• They asked some people who had just seen the challenger disaster where they were at the time. When asked several months later where they were only 10% gave an accurate description with a full 25% giving a description that was completely different to the one they had originally given. Eyewitness testimony – particularly when concerning so-called “flashbulb” memories – can easily be wrong simply due to how malleable our memory is. As such I’d like a bit more evidence before I conclude there is a hobbit walking around still.

      • A deft answer Adam. Still, I note that a tropical rainforest is less than a perfect environment in which to find hominid fossils, especially with numerous tigers lurking around, (we had 16 tiger sightings in 3 months). Gumpang might be a reasonable location in which to search for DNA. Apparently there exists in the area a limestone sequence hosting numerous caves that may be worth investigating at some point but I suggest anyone prepared to do so takes heed of the local advice. The name used by the locals to describe this area translates as “condominium of tigers”!

        • Very true, rainforests rarely preserve fossils because of the humidity, which is one of the reasons we have so few chimp fossils is because they spend most of their time in such environments.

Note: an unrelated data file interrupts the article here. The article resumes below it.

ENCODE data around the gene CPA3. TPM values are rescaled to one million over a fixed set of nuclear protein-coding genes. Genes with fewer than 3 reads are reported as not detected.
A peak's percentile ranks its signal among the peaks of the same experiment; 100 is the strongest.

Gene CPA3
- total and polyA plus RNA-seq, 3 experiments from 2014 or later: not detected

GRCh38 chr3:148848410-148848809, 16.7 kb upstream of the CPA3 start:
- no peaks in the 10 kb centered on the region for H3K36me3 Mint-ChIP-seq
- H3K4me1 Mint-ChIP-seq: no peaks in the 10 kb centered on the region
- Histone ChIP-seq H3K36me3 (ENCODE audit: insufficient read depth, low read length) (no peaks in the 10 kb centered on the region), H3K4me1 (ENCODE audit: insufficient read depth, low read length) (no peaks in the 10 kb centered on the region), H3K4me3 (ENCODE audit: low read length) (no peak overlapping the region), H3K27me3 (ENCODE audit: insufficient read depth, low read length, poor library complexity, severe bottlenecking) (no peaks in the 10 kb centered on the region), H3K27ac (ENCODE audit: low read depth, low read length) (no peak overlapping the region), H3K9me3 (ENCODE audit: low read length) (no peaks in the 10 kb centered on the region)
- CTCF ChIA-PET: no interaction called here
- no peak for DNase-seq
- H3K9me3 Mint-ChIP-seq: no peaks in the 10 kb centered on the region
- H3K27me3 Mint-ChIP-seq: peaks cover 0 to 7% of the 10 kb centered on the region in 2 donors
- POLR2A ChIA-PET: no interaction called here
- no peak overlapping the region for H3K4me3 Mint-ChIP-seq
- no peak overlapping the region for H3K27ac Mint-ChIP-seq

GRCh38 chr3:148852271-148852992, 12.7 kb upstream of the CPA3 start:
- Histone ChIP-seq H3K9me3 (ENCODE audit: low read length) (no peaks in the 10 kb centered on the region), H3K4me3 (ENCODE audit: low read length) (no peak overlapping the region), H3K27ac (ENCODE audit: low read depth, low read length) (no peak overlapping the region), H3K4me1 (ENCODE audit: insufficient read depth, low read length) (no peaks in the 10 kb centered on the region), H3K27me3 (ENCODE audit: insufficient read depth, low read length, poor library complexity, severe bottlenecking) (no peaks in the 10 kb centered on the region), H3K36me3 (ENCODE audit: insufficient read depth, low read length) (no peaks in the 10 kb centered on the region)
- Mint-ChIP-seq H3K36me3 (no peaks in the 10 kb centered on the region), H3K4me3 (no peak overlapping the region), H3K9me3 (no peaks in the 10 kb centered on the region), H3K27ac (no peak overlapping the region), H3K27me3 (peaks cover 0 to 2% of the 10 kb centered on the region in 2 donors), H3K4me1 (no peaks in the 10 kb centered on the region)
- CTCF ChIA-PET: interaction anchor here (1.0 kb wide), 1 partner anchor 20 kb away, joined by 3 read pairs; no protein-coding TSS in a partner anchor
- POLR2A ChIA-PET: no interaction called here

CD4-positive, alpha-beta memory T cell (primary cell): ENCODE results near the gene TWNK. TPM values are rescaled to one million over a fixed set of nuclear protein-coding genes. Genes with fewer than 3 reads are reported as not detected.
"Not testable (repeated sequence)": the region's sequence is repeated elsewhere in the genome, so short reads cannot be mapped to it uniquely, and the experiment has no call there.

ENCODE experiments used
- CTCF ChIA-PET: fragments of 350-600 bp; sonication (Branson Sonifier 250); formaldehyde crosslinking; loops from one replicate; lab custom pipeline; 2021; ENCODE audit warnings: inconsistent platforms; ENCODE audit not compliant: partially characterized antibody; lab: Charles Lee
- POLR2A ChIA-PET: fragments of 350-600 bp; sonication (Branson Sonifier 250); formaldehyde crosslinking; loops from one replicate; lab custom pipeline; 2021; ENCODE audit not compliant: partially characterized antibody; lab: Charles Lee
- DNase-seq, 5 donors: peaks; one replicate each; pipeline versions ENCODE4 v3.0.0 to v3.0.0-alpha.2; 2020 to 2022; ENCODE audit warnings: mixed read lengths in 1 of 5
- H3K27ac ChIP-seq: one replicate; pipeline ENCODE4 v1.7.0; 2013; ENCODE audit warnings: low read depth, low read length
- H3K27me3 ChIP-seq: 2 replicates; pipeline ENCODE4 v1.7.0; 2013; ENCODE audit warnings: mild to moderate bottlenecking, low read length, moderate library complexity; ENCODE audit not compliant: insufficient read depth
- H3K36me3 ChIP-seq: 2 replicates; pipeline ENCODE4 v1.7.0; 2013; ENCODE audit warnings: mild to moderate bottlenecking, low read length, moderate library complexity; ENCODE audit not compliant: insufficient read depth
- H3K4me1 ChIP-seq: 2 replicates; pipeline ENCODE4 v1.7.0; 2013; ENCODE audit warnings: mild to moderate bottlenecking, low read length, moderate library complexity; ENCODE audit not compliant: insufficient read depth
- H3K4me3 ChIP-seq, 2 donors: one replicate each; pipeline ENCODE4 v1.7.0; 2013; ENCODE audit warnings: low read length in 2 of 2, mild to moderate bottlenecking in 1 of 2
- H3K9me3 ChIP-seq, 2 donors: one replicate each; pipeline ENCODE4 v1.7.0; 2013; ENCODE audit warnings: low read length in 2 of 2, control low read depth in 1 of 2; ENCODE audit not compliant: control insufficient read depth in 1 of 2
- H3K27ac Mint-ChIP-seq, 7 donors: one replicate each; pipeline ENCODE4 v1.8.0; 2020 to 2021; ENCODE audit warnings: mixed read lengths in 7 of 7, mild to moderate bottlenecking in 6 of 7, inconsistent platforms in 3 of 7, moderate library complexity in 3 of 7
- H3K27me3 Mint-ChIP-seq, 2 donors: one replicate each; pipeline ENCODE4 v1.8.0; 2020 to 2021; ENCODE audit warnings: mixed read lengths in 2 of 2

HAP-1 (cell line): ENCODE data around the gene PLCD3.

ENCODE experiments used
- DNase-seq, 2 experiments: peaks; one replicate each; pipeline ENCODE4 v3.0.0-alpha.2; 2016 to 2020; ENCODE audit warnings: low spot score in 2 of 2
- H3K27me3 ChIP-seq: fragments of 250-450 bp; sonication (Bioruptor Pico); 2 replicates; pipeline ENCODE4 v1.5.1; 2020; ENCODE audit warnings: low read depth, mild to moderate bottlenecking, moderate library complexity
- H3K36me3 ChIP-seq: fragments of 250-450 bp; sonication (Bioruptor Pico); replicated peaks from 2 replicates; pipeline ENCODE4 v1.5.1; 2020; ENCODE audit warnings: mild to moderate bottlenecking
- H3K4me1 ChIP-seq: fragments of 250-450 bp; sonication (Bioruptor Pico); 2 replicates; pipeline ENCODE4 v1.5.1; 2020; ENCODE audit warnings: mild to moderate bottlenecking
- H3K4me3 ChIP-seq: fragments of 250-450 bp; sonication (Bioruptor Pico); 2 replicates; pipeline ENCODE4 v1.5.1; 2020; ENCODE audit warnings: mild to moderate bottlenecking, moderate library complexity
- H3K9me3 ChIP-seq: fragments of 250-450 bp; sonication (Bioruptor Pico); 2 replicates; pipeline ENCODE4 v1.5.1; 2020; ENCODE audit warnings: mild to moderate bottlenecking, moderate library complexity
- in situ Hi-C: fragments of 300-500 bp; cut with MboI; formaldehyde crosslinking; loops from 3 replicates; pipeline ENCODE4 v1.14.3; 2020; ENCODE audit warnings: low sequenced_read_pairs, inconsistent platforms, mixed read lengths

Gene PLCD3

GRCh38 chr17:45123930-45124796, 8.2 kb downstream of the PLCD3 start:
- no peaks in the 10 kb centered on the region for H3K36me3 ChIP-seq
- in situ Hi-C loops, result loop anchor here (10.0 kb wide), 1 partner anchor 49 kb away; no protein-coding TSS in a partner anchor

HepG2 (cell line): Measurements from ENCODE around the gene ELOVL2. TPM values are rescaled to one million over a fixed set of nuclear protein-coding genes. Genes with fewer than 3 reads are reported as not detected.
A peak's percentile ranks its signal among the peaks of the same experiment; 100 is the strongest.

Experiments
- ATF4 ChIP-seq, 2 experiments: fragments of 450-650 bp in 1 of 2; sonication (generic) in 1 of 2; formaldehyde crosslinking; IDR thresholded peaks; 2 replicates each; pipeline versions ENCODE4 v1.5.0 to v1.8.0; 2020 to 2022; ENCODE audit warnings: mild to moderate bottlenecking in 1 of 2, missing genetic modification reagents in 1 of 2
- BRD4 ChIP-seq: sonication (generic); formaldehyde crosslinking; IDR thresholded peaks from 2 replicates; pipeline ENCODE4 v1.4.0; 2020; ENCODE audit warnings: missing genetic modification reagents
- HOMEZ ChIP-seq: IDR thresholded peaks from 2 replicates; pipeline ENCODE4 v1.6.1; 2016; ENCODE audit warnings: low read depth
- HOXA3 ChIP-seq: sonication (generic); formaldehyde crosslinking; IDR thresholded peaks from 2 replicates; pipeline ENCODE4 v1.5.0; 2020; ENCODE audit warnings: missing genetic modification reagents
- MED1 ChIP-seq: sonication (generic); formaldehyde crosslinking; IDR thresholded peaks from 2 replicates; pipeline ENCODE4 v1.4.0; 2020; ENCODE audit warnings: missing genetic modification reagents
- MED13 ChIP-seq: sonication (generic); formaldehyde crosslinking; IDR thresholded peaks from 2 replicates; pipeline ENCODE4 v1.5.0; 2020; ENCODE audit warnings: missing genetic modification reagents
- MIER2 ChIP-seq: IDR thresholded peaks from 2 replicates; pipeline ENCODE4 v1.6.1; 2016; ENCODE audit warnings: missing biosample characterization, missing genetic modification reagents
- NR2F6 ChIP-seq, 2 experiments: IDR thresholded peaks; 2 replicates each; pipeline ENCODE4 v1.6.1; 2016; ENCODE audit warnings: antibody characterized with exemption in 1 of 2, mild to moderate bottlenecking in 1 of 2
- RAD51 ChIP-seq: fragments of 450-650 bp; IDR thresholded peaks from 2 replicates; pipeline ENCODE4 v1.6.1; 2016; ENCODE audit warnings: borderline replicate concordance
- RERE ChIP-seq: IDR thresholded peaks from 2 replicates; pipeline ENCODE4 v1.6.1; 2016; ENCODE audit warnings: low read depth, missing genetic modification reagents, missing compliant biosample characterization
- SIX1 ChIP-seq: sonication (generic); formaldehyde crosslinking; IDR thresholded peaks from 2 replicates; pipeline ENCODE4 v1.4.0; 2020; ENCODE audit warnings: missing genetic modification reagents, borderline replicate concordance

6. Pingback: Who was the hobbits ancestor? « EvoAnth

  7. The hobbit peoples are real one still exist in mountain surrounded thick forest.Holy quran clearly mention their name yaajuj-maajuj.In bible yahog-mahog.as per islam those peole tiny size 3 feet only,good hunter and archerer.they eating everything.They will be come out from the hill during the time of jesus second coming and spoiled the world.The lady hobbit birth more than 1000 children in her life time.This hobbit people one of the adams ancestor.Prophet Mohammed (Pbuh) said this people living in eastern side.May be they are living indonesia thick forest hillside area.

  8. I have read (but don’t know whether or not it really is true) that some people with microcephaly have a fairly normal level of intelligence. If correct, this means that the small brain of the hobbit did not preclude it from having a far greater amount of intelligence than some ‘experts’ imagine it could have had. Thus microcephaly in H. sapiens is a ‘natural experiment’ which demonstrates that a hominid with a small brain could be pretty intelligent, and ‘brain wiring’ rather than size might be the more important component of intelligence… Another point is that if the remains of 9 – 16 (I have seen a wide range quoted) hobbits are known, spanning a time range of 40,000 or so years, yet not a single bone of a ‘normal’ sized Homo sapiens has been discovered amongst them, then the probability that all of these were diseased individuals is so vanishingly small as to be practically impossible. It seems very, very unlikely that a custom of burying microcephalic individuals in a cave could have persisted for such a vast length of time.